Wednesday, August 5, 2009
Mao Zedong: On Practice & Contradiction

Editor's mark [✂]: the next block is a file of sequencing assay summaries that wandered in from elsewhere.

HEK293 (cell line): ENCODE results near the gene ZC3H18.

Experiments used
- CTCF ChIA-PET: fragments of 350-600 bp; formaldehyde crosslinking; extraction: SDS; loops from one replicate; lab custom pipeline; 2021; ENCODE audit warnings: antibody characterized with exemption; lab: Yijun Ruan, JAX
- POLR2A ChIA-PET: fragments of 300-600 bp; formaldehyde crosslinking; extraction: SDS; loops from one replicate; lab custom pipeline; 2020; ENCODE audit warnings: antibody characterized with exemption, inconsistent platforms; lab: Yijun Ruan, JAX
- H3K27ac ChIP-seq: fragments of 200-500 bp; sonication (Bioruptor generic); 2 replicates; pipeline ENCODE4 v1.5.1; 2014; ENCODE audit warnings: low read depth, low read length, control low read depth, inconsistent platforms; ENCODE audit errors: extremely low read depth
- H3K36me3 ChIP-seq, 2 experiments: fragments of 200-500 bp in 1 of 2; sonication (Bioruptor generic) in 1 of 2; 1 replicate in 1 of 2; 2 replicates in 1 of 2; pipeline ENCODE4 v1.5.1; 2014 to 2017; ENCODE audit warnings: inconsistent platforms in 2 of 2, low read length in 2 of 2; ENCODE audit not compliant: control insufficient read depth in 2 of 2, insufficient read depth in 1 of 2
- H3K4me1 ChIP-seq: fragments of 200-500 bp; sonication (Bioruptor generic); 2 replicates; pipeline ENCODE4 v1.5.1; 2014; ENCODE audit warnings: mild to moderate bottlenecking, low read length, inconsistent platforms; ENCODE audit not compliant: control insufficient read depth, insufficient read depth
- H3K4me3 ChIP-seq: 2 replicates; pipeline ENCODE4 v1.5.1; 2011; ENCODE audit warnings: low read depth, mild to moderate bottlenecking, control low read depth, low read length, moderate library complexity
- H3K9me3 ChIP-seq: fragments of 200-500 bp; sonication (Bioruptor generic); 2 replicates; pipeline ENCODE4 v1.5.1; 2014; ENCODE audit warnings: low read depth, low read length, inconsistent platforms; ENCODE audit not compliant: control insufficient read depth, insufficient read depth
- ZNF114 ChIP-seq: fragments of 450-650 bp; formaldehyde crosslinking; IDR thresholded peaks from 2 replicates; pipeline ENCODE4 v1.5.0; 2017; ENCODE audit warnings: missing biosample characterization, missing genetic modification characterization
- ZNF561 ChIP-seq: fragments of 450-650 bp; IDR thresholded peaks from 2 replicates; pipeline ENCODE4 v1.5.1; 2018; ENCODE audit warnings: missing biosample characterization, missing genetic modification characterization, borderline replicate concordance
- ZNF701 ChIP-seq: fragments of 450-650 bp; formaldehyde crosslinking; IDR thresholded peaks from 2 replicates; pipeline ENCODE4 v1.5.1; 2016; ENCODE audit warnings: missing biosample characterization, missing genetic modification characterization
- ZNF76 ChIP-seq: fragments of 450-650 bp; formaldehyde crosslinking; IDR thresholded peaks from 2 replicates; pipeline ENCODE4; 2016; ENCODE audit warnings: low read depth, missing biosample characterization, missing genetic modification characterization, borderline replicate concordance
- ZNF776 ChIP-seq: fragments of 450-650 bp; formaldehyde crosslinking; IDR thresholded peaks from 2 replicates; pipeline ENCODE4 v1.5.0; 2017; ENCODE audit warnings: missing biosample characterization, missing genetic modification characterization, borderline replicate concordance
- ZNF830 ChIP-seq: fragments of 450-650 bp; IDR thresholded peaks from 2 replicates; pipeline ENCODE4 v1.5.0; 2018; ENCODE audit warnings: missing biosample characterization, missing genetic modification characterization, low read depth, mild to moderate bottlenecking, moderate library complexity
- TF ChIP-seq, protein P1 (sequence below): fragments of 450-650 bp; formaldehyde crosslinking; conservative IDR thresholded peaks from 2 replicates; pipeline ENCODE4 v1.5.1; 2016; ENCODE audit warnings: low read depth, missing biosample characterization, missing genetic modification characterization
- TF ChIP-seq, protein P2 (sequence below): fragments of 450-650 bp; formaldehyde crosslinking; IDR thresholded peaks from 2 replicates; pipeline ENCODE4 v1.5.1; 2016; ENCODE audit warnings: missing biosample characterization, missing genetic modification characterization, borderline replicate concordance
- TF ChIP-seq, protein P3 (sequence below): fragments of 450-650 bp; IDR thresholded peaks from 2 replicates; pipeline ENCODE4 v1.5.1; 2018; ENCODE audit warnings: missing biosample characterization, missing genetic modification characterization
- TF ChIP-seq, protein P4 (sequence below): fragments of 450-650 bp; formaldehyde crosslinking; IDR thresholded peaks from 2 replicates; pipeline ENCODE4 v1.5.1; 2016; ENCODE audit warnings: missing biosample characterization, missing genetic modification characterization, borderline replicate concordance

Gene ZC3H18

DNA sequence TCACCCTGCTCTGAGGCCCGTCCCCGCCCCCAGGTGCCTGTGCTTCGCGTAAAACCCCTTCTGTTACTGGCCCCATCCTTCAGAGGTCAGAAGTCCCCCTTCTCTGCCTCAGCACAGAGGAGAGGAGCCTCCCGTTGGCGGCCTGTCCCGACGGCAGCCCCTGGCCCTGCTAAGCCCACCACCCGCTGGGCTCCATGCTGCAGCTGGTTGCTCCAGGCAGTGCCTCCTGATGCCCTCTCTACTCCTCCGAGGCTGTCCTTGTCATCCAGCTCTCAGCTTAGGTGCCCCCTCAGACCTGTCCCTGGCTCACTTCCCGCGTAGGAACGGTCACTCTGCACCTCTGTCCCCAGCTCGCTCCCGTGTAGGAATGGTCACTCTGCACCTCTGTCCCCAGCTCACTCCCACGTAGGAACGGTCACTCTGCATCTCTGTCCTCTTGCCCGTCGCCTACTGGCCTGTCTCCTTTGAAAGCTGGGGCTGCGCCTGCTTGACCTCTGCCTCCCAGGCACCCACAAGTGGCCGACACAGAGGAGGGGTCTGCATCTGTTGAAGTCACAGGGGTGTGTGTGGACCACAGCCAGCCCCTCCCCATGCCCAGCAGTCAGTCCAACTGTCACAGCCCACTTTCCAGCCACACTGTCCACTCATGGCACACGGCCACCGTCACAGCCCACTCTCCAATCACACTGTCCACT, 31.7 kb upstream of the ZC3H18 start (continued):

“People who are liberals look upon the principles of Marxism as abstract dogma. They approve of Marxism, but are not prepared to practice it or to practice it in full; they are not prepared to replace their liberalism by Marxism. These people have their Marxism, but they have their liberalism as well – they talk Marxism but practice liberalism; they apply Marxism to others but liberalism to themselves. They keep both kinds of goods in stock and find a use for each.” In “On Practice,” Mao argues that knowledge is dependent on practice, and that the practices of production are the primary source of human knowledge. “The dialectical-materialist theory of knowledge places practice in the primary position, holding that human knowledge can in no way be separated from practice and repudiating all the erroneous theories which deny the importance of practice or separate knowledge from practice.” In other words: “If you want knowledge, you must take part in the practice of changing reality.” More concretely, he adds in the later “Talk on Questions of Philosophy” that “It is a waste of time to discuss epistemology apart from practice. The comrades who study philosophy should go down to the countryside.” Despite its dynamic description, Mao’s dialectic of perceptual and rational knowledge, empiricism and rationalism, doesn’t really get past the problems of Lenin’s theory of knowledge in Materialism and Empirio-Criticism. The difficulties are particular evident in the short piece, “Where Do Correct Ideas Come From?”, which simply and without analysis asserts that “matter can be transformed into consciousness and consciousness into matter.” In “On Contradiction,” Mao claims that “The law of contradiction in things, that is, the law of the unity of opposites, is the basic law of materialist dialectics.” Mao argues that there “is internal contradiction in every single thing,” and that this internal contradiction generates motion and development. Mao does not ignore the obvious cases of external contradiction, but claims “It is through internal causes that external causes become operative.” There is a universality of contradiction: “contradiction exists universally and in all processes, whether in the simple or in the complex forms of motion, whether in objective or ideological phenomena.” Mao, drawing from Lenin, prescribes “the concrete analysis of concrete conditions” because we must understand how each aspect of a contradiction struggles with its opposite and how a particular contradiction is interconnected with the contradictions of the complex social totality. In the development of every complex thing, there is one “principal contradiction whose existence and development determines or influences the existence and development of the other contradictions.” In a capitalist society this principal contradiction is of course that between the proletariat and the bourgeoisie. Mao emphasizes that there will always be one principal contradiction and that it is essential to grasp it, but adds that the principal contradiction in a process can change. Political strategy must therefore continuously analyze the concrete situation in order to grasp what is the principal contradiction at each moment. In his introduction to this collection of Mao’s writings, Zizek wisely argues that one should not attempt to identify any Fall in Marxism: one has to take all of Marxism “as ‘one’s own’, taking full responsibility for it, not to comfortably get rid of the ‘bad’ turn of things by way of attributing it to a foreign intruder (the ‘bad’ Engels who was too stupid to understand Marx’s dialectics, the ‘bad’ Lenin who didn’t get the core of Marx’s theory,’ the ‘bad’ Stalin who spoils the noble plans of the ‘good’ Lenin, etc.).” That Mao may have caused 38 million to starve to death in 1958-61 in order to buy arms cannot be expunged from the history of Marxism. Zizek argues Mao was right to deny any “dialectical synthesis” that reconciled opposites, but also claims that Mao was wrong to oppose that synthesis with “a general cosmology-ontology of the ‘eternal struggle of opposites.’” For Zizek, Mao’s failure to recognize the ”negation of negation” produces a “non-dialectical “ “bad infinity” in the form of endless struggle. Zizek argues Mao failed “to transpose revolutionary negativity into a truly new positive Order: all temporary stabilizations of the revolution amounted to so many restorations of the old Order, so that the only way to keep the revolution alive was the ‘spurious infinity’ of endlessly repeated negation which reached its apex in the Great Cultural Revolution.” Zizek even goes so far as to claim there is “a profound structural homology between Maoist permanent self-revolutionalizing, the permanent struggle against the ossification of state structures, and the inherent dynamics of capitalism.” Zizek’s criticism of Mao should be juxtaposed with Althusser’s analysis of Mao in For Marx. Isn’t it the case that Mao’s supposedly “non-dialectical” theory is precisely what made him attractive to Althusser, who was fighting his own battle within Marxism against the Hegelian dialectic? Althusser’s theory of overdetermination and contradiction and the entire tradition of (non vulgar) Marxist-Leninist materialism should be set against Zizek’s reductive reading of Mao.